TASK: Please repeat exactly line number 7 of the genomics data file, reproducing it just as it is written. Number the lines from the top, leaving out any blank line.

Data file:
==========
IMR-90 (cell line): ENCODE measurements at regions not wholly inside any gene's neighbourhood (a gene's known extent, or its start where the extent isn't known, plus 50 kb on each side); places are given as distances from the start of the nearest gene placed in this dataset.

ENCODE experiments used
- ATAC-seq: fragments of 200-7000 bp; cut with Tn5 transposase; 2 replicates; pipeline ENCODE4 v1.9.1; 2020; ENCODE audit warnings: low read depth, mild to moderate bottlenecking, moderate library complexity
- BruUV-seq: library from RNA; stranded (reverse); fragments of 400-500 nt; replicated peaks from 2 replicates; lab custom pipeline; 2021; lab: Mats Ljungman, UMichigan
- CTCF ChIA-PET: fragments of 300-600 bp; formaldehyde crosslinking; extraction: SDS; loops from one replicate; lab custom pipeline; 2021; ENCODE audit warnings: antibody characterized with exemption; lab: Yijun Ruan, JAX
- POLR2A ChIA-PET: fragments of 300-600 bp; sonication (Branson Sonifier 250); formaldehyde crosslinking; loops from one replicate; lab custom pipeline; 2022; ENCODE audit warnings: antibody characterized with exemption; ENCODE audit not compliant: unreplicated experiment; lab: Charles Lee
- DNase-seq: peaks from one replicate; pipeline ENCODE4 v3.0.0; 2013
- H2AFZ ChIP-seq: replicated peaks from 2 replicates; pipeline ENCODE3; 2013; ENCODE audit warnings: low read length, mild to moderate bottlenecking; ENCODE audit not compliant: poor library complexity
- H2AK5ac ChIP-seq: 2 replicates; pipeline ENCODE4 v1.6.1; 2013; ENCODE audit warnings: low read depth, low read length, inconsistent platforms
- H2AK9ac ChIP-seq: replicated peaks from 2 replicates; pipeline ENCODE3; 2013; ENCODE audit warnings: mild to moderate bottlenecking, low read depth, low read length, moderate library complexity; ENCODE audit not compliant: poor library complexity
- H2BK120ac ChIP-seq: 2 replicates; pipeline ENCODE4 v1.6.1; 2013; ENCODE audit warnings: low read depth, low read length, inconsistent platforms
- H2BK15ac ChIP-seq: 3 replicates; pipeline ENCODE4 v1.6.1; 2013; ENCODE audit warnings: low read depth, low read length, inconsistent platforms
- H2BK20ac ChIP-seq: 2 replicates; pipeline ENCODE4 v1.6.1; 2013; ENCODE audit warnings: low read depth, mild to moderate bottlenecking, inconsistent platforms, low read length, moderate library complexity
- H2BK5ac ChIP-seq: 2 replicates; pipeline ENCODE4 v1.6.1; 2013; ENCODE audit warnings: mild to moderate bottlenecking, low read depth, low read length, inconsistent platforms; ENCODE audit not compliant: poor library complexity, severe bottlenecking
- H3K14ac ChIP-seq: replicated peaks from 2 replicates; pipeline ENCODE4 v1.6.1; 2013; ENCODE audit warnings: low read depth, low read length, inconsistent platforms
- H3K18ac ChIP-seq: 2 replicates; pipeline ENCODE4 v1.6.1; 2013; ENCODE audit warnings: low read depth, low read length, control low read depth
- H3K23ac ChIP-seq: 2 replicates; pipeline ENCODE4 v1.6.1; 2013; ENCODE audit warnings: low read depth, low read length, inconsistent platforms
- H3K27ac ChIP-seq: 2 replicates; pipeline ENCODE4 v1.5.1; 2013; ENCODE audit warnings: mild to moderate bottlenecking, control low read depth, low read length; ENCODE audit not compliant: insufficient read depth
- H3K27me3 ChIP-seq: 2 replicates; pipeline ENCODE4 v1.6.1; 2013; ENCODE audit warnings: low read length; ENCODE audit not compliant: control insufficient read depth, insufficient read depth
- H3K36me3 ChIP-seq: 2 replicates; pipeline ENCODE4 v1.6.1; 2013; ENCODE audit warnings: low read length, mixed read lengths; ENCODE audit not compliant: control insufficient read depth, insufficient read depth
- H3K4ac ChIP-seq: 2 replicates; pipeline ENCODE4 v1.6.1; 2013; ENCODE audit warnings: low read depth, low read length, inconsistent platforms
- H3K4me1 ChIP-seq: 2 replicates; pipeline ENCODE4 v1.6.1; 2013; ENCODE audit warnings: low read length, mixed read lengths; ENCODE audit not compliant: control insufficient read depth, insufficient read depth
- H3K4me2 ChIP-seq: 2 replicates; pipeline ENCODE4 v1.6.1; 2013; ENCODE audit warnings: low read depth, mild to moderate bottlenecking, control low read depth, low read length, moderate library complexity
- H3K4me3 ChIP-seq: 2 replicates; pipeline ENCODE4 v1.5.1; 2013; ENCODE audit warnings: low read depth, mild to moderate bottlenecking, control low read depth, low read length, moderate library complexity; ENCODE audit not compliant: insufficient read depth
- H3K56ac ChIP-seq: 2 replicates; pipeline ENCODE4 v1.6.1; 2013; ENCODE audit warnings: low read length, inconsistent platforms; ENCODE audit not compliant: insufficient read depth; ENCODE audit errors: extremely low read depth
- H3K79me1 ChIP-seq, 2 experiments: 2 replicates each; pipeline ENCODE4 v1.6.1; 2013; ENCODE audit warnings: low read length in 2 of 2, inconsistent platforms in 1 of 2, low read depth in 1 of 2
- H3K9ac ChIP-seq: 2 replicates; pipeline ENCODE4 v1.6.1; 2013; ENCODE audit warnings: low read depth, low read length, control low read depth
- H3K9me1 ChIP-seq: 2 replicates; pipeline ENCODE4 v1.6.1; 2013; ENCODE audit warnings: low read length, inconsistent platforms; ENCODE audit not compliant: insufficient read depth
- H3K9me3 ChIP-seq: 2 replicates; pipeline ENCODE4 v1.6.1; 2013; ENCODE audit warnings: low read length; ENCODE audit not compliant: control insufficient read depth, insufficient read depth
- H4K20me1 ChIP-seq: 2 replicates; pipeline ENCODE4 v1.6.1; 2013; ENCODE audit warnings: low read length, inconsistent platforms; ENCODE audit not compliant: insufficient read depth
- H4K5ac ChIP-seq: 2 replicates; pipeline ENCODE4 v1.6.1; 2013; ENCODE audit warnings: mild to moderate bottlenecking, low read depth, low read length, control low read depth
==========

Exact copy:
- DNase-seq: peaks from one replicate; pipeline ENCODE4 v3.0.0; 2013